Five Steps to a Data Archive Strategy

Data centres around the world are being tasked with storing ever-greater amounts of digital content. This burgeoning storage requirement drives many data centre managers to recommend that the business increase investment in expensive IT storage resources.

However, some realise that they can use long-term archive strategies to significantly limit additional investment.

Instead of storing all data on expensive front line storage systems, they recognise that archive data can be migrated to more appropriate and cost-effective alternatives.

This forward-thinking approach not only reins in IT budgets but also delivers compelling business benefits over the long term.

Those data centre managers that believe an archiving approach to data growth is nice in theory but too complicated in practice, risk missing a huge opportunity.

By thinking through five key issues, companies can begin to create a compelling archiving strategy.

Volume

Active data is data that is currently being created or used; static data is never changed and rarely accessed. Multiple studies have shown that 80% of all data stored on magnetic disk RAID systems (primary storage) is static data.

The ability to move as much as 80% of data off primary storage onto secondary storage, such as optical, can slash management overheads.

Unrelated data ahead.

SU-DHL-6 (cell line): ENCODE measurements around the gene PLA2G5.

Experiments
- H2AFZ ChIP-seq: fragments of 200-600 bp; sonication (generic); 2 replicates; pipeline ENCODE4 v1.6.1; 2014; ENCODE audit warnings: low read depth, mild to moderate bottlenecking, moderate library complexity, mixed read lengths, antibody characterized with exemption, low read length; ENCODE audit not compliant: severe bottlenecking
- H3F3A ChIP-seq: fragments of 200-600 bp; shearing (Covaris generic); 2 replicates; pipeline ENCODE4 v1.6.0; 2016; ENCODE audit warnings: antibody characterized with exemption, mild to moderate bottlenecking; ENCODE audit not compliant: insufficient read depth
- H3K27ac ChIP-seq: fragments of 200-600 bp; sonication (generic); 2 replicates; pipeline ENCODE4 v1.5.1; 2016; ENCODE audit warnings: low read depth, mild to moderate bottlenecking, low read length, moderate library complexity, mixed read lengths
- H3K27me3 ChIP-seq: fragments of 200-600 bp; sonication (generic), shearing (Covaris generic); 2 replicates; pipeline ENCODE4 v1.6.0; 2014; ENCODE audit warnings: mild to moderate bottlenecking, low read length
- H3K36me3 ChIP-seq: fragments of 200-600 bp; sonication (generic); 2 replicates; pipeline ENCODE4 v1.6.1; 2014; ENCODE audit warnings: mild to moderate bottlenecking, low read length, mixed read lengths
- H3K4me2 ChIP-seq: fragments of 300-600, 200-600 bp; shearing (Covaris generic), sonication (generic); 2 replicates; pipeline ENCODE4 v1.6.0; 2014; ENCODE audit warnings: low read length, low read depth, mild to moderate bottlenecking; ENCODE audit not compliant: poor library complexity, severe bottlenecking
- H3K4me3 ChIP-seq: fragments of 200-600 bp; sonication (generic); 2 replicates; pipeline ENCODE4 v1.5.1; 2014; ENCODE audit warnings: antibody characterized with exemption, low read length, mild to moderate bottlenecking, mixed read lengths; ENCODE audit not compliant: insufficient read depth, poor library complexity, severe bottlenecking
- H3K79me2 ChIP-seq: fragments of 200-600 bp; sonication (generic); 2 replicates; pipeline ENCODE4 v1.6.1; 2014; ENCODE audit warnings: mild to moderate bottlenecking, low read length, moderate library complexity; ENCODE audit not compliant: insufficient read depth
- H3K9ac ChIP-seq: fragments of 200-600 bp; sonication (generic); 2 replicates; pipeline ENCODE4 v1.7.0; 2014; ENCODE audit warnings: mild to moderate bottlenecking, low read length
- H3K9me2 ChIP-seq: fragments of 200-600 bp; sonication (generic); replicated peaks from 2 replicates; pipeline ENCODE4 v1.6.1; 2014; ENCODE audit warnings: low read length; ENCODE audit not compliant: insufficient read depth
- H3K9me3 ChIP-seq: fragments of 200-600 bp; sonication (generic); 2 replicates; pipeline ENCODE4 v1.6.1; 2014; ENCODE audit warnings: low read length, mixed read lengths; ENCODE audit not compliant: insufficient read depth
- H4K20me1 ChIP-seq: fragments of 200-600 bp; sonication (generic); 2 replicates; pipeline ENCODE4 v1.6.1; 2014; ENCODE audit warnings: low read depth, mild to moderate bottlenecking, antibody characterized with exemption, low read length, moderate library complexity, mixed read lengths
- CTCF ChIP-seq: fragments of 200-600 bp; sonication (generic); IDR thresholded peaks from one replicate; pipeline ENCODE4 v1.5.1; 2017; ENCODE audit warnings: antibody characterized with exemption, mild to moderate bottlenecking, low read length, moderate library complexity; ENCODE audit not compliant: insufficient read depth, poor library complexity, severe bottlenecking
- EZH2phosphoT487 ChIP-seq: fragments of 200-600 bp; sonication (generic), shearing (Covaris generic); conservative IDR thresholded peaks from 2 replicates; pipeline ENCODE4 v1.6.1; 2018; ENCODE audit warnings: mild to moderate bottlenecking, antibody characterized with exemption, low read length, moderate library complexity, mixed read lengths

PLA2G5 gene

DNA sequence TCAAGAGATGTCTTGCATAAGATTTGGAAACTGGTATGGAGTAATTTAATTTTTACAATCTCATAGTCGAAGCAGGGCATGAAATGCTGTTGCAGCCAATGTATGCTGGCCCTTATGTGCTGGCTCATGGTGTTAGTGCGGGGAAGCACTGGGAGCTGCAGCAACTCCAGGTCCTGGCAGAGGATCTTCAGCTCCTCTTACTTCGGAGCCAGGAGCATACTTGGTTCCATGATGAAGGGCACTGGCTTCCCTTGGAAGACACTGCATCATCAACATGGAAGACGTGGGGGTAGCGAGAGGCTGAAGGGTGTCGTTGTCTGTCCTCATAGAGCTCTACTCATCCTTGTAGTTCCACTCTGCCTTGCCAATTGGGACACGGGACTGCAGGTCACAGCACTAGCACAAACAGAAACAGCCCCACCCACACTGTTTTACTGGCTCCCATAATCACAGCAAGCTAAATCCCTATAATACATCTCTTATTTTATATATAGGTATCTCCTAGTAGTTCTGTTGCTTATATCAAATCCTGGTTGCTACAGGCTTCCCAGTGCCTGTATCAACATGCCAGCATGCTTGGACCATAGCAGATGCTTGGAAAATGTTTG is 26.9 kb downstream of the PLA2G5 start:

Magnetic disk storage is expensive to operate, protect and replace when compared to other technologies that are more appropriate for infrequently accessed archive data.

The first step to any archive strategy is to separate active from static data in order to reduce the volume of data residing on primary storage.

Value
You now have your data divided into two buckets: active and static. The next step is to assess the value of this data so it can be properly managed.

You can assume that the value of active data to your business is high since it is currently being used. Determining the value of static data is more difficult since it is not all equal.

The most effective approach is to create categories defined by the value that the data represents and place static data into the most appropriate category.

This categorisation process allows you to define management policies over the life cycle of the data and once in place lends itself to automation of the process.

Retention
Once your static data is categorised according to its value, you need to determine how long each category should be retained.

The most notable external factor that influences retention periods are government regulations. However, internal policies also have a role to play.

In either case, it's critical to your archive strategy that the retention period be clearly defined for each data category.

Most organisations find that they have several different retention period requirements. For example, corporate history may need to be retained indefinitely, financial records for 10 years and emails for 5 to 7 years.